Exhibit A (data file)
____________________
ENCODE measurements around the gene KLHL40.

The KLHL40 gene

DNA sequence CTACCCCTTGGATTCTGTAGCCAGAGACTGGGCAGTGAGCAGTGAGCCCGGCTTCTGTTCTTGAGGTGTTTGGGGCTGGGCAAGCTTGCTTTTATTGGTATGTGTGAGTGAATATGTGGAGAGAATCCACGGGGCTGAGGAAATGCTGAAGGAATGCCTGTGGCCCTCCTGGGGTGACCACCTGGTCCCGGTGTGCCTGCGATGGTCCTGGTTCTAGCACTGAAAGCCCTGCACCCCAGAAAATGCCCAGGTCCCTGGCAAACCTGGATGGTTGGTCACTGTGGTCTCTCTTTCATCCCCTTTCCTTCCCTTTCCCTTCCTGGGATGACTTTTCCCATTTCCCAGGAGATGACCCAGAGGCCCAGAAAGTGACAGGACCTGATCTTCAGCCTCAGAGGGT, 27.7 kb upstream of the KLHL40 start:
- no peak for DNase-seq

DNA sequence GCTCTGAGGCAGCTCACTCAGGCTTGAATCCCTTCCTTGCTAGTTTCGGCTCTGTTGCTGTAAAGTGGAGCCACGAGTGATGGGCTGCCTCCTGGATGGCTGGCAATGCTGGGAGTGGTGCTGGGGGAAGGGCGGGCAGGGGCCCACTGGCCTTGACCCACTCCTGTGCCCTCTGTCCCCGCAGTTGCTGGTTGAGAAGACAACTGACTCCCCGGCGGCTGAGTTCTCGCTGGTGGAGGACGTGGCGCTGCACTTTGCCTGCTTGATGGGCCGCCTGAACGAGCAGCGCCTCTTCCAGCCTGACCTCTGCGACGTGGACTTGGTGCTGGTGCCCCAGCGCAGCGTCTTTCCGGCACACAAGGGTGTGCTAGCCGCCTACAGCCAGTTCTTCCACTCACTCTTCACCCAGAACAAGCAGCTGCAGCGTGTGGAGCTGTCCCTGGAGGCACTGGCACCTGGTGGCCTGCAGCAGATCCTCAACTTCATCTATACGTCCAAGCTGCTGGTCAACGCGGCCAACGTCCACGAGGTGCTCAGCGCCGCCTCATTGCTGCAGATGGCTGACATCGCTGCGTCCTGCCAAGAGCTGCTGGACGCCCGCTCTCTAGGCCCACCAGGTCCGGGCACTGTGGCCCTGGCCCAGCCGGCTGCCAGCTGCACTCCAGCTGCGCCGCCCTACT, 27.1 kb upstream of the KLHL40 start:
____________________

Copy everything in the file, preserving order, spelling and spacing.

ENCODE measurements around the gene KLHL40.

The KLHL40 gene

DNA sequence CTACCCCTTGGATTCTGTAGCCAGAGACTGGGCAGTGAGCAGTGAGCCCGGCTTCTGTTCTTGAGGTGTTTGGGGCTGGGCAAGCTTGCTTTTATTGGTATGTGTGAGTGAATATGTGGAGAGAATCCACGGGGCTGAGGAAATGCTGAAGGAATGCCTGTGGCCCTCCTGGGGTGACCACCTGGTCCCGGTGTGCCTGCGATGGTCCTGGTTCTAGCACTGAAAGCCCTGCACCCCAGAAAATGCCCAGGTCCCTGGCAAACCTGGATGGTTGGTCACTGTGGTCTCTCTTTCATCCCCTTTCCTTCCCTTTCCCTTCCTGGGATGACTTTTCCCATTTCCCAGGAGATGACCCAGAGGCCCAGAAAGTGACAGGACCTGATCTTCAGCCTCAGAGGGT, 27.7 kb upstream of the KLHL40 start:
- no peak for DNase-seq

DNA sequence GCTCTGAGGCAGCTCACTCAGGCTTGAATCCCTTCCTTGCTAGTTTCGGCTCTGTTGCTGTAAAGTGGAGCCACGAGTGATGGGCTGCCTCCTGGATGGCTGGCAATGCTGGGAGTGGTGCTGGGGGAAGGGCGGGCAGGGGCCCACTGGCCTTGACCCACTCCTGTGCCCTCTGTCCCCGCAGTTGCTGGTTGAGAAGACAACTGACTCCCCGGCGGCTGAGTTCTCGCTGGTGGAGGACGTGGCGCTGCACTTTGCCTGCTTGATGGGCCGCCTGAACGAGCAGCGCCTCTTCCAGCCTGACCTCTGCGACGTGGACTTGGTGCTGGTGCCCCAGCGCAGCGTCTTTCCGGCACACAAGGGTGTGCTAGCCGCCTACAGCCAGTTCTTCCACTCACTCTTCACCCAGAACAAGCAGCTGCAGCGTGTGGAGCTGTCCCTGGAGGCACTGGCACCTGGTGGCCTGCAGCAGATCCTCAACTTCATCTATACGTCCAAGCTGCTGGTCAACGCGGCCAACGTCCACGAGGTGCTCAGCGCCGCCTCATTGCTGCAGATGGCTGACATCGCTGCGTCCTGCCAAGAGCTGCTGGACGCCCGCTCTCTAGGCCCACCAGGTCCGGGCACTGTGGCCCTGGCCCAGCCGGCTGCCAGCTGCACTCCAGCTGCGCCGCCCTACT, 27.1 kb upstream of the KLHL40 start: